During the course of 1806 to 1807, Napoleon issued the Milan and Berlin decrees. They established a Continental blockade of English goods from Portugal to Russia. Concomitant with his desire to block English markets, Napoleon directed an invasion of Portugal. French victory was ultimately shattered by the deployment of a British expeditionary force under General Arthur Wellesley, later the Duke of Wellington.

Spain's French alliance wore thin by 1806, and Charles IV and his prime minister, Manuel de Godoy, secretly negotiated with Britain. Napoleon became aware of Godoy's machinations and turned on his ally in the spring of 1808, committing one hundred thousand French troops to the occupation of the Iberian kingdom. The throne was given to Napoleon's elder brother Joseph.

The war in Spain became problematic for Napoleon. Although British military support was insignificant at this time, there was growing resistance from Spanish regulars and guerrillas. French troops became bogged down and even met local defeat at the hands of the Spanish. Napoleon led a second invasion in October 1808 to secure Spain. The French emperor remained in Madrid until January 1809 when he returned to Paris to meet a potential threat from Austria.

maintaining the empire, 1809–1812

With French attention focused on Spain, Austrian Emperor Francis I directed his brother, the Archduke Charles, to make war on Napoleon. He was directed to strike into Germany and Italy, to reestablish the status quo ante circa 1792. A reluctant Charles obeyed and in April 1809 launched an offensive into Bavaria, while his younger brother John invaded Italy. Napoleon's army in Germany was reduced because of his Spanish commitment, but his German allies provided substantial forces to supplement the imperial army. Napoleon successfully outmaneuvered Charles and defeated him at Abensberg-Eckmühl in April. Charles then retreated into Bohemia while Napoleon advanced upon Vienna. In Italy, John was initially successful, but driven back in May.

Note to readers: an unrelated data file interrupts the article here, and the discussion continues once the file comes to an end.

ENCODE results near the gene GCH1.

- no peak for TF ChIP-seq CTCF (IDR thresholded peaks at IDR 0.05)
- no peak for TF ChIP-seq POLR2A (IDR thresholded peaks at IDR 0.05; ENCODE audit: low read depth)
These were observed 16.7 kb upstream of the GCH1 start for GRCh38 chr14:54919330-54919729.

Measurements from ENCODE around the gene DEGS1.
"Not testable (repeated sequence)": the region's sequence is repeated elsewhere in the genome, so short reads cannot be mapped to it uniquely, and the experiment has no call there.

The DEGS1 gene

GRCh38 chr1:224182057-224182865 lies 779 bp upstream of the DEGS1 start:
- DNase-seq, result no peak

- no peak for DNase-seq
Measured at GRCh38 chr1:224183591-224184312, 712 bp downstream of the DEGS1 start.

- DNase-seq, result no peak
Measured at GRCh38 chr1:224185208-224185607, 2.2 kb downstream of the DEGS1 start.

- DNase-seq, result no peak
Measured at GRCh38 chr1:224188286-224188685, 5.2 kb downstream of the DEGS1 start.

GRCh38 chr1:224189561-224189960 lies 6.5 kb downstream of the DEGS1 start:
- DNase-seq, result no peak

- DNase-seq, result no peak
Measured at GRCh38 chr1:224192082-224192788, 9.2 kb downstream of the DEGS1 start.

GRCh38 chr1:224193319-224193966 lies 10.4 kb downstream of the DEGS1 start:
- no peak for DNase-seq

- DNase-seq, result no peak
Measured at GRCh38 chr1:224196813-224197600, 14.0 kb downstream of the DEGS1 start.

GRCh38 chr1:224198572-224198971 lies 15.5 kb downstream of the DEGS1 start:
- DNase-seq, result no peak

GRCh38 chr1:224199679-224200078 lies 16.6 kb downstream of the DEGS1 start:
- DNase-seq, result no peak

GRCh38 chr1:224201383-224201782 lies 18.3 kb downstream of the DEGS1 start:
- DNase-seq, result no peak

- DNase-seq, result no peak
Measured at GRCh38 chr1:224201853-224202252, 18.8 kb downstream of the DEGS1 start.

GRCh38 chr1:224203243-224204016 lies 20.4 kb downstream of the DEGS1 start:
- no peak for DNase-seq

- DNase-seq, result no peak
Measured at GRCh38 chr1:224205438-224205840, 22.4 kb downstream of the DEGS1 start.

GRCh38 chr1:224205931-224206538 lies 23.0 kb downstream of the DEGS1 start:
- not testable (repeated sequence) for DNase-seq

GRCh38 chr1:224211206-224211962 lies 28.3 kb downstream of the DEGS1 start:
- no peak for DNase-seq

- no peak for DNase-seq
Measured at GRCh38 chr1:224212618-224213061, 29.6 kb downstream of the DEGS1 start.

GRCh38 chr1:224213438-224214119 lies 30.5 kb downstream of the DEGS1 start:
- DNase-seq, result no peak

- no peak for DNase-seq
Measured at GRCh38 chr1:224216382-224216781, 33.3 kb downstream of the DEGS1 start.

Napoleon entered Vienna in mid-May and attacked Charles across the Danube at Aspern-Essling. The battle marked Napoleon's first defeat, as he was thrown back across the river with heavy losses. Napoleon, however, called his dispersed corps to Vienna, and affected another crossing in early July. The Battle of Wagram (5 and 6 July) was the largest engagement to date of the Napoleonic Wars. This time Napoleon defeated Charles and within two weeks elicited his surrender. Austria was compelled by treaty to give up its Illyrian Provinces to France and the Trentino to the Kingdom of Italy.

By the conclusion of 1810 Napoleon's relationship with Tsar Alexander I was strained. He determined to bring Russia directly under his control and began preparations for a massive invasion of Russia. Drawing on the resources of Europe, Napoleon assembled an army of approximately five hundred thousand men, half French, the remainder from his allied and satellite armies. In June 1812 Napoleon invaded Russia. By September Napoleon's main army engaged the Russians at Borodino, 110 kilometers (70 miles) west of Moscow. The Russians were forced from the field and retreated east of the city. Napoleon established his headquarters there, but Alexander refused to negotiate. With winter approaching, and no conclusion to the conflict in sight, Napoleon withdrew from Moscow at the end of October. Alexander and his army shadowed Napoleon, only occasionally chancing military engagement. On 5 December 1812 Napoleon left the army for Paris, giving command to his brother-in-law Marshal Joachim Murat, who continued the retreat to Prussia. The cost of the campaign was enormous. No more than 160,000 troops remained, many having deserted, died of disease, become ill, or been taken prisoner.

The Russian army pursued the French into Poland with the intention of stirring Prussia into an alliance. In March 1813, the French army, now under Napoleon's stepson, Prince Eugène de Beauharnais, abandoned Berlin. Frederick William III joined Russia in another coalition. Napoleon, however, returned to Germany in April with a new and larger army and defeated the Russo-Prussian armies at Lützen and Bautzen in May. Unable to defeat Napoleon, Alexander and Frederick William III agreed to an armistice in June, with the intention of bringing Austria into the coalition.